Angel Food Cake

For as much of a chocoholic as I am today, angel food cake was one of my all-time favorite desserts when I was growing up. As far as I can remember, no one in my family made them from scratch, but they were a Sunday staple at my grandma’s house during the summer. I always enjoyed a big slice of angel food cake, lots of sliced fresh strawberries and a big dollop of Cool Whip to cap off my Sunday dinner. Angel food cake is one of those store-bought favorites that I have been wanting to conquer from scratch. Truth be told, it’s not very difficult at all, and is so, so delicious.

The hardest part of the entire process for me was being patient while the egg whites were beating up into soft peaks. I felt like it took forever! But patience definitely paid off. (I was also a little heavy-handed when it came to slicing it as you can see from the photo above – I smooshed it a bit. Use a very light tough with a sawing back and forth motion using a serrated knife.)

This is such a lovely cake – light and spongy, with just a hint of almond flavor, just like the angel food cakes that I remember from when I was a kid. And of course I had to eat it with fresh strawberries and whipped cream! If you haven’t tackled angel food cake from scratch yet, I highly recommend it. Not too difficult, and very rewarding.

One year ago: Monster Cookies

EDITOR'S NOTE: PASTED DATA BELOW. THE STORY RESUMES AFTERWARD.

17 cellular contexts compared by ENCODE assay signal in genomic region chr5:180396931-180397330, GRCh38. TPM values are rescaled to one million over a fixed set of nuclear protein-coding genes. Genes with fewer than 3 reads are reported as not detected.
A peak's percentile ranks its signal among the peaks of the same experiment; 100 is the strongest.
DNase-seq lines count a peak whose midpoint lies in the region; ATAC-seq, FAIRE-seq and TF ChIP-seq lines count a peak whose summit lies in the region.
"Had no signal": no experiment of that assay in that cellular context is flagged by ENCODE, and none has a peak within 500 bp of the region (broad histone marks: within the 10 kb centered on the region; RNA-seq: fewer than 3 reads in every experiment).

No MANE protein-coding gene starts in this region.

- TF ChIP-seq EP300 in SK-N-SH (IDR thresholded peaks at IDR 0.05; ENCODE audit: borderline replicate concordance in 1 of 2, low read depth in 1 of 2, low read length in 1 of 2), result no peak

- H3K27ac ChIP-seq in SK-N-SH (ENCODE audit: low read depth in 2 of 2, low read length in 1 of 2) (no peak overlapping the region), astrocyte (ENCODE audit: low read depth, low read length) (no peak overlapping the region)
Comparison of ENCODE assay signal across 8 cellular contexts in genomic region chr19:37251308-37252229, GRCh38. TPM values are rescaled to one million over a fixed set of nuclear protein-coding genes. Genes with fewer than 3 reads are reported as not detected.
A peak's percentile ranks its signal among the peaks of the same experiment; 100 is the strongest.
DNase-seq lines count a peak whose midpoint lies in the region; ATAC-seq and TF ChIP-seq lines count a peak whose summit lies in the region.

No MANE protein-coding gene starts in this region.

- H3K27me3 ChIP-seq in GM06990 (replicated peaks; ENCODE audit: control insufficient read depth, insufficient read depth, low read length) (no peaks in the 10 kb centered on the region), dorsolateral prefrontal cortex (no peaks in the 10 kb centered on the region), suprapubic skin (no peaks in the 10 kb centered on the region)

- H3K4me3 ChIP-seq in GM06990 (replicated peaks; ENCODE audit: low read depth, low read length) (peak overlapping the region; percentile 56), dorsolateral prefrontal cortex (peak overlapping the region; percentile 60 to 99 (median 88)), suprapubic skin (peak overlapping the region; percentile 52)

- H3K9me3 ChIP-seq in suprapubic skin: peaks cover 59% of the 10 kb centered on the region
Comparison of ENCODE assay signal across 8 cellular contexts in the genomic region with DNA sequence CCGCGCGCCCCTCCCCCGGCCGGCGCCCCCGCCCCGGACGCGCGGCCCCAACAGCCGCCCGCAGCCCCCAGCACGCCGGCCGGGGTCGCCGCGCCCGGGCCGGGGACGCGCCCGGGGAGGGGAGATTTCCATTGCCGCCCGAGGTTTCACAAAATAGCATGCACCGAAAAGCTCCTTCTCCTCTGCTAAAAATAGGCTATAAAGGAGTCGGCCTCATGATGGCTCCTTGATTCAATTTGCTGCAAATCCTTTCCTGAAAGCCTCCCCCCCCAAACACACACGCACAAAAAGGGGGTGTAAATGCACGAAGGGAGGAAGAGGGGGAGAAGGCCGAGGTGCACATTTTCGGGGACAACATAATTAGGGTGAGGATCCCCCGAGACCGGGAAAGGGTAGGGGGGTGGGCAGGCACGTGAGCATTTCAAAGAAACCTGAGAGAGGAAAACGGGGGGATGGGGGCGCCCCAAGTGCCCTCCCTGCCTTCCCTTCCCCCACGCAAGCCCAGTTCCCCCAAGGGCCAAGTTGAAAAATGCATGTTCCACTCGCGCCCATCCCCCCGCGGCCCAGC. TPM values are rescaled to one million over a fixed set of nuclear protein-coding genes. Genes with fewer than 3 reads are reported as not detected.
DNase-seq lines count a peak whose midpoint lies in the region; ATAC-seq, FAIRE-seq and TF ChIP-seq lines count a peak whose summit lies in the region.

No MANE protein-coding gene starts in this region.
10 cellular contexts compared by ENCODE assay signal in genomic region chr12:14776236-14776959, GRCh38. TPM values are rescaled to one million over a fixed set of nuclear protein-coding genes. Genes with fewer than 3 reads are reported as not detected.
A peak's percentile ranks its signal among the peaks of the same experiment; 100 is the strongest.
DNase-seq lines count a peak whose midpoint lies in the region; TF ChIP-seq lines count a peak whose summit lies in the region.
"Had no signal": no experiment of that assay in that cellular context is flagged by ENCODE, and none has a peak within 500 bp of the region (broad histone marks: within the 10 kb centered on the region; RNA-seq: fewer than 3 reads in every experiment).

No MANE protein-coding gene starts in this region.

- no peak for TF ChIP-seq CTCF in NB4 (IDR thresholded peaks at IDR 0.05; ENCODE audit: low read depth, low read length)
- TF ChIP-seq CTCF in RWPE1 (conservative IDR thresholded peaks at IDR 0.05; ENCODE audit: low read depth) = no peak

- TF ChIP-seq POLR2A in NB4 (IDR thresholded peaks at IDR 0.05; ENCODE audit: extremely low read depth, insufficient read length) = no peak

Two years ago: No-Bake Chocolate, Peanut Butter & Oatmeal Cookies
Three years ago: Wedding Shower Cake

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Angel Food Cake


1 cup sifted plain cake flour
1½ cups sifted granulated sugar
12 egg whites, at room temperature
1 teaspoon cream of tartar
¼ teaspoon salt
1½ teaspoons vanilla extract
1½ teaspoons lemon juice
½ teaspoon almond extract


1. Adjust an oven rack to the lower-middle position and heat oven to 325 degrees F. Have ready an ungreased large tube pan (9-inch, 16-cup capacity). If the pan bottom is not removable, line it with parchment paper.

2. Whisk the flour and ¾ cup of the sugar in a small bowl. Place the remaining ¾ cup sugar in another small bowl next to the mixer.

3. Beat the egg whites in the bowl of a stand mixer at low speed until just broken up and beginning to froth. Add the cream of tartar and salt and beat at medium speed until the whites form very soft, billowy mounds. With the mixer still at medium speed, beat in the remaining ¾ cup sugar, 1 tablespoon at a time, until all the sugar is added and the whites are shiny and form soft peaks. Add the vanilla, lemon juice and almond extract and beat until just blended.

4. Sift the flour-sugar mixture over the whites, about 3 tablespoons at a time, and gently fold in, using a large rubber spatula.

5. Gently scrape the batter into the pan, smooth the top with the spatula, and give the pan a couple of raps on the counter to release any air bubbles.

6. Bake until the cake is golden brown and the top springs back when pressed firmly, 50 to 60 minutes.

7. If the cake pan has prongs around the rim for elevating the cake, invert the pan onto them. If the pan does not have prongs, invert the pan onto the neck of a bottle or funnel. Let the cake cool completely, 2 to 3 hours.

8. To unmold, run a knife around the edges of the pan, being careful not to separate the golden crust from the cake. Slide the cake out of the pan and cut the same way around the removable bottom to release, or peel off the parchment paper, if using. Place the cake, bottom-side up, on a platter. Cut slices by sawing gently with a large, serrated knife. Serve the cake the day it is made.

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(Recipe adapted from Baking Illustrated)

All images and text ©Brown Eyed Baker, LLC.